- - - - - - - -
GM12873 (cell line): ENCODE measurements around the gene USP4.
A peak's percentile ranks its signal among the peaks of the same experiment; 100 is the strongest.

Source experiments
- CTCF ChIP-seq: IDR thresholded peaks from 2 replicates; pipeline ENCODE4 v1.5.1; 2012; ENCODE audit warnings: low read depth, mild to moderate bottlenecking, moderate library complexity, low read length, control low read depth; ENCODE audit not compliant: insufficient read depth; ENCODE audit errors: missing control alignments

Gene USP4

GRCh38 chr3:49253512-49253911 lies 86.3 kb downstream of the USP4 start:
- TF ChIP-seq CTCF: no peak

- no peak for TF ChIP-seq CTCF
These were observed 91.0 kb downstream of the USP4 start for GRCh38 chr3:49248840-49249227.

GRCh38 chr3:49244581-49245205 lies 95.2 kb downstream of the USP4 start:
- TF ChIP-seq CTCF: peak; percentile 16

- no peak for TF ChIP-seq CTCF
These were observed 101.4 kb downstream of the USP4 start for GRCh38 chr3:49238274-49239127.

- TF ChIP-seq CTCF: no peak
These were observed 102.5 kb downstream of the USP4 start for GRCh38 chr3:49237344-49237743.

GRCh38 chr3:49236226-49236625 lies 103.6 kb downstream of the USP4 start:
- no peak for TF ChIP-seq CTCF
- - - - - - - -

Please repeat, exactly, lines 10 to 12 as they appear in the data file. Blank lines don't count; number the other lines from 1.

GRCh38 chr3:49244581-49245205 lies 95.2 kb downstream of the USP4 start:
- TF ChIP-seq CTCF: peak; percentile 16

- no peak for TF ChIP-seq CTCF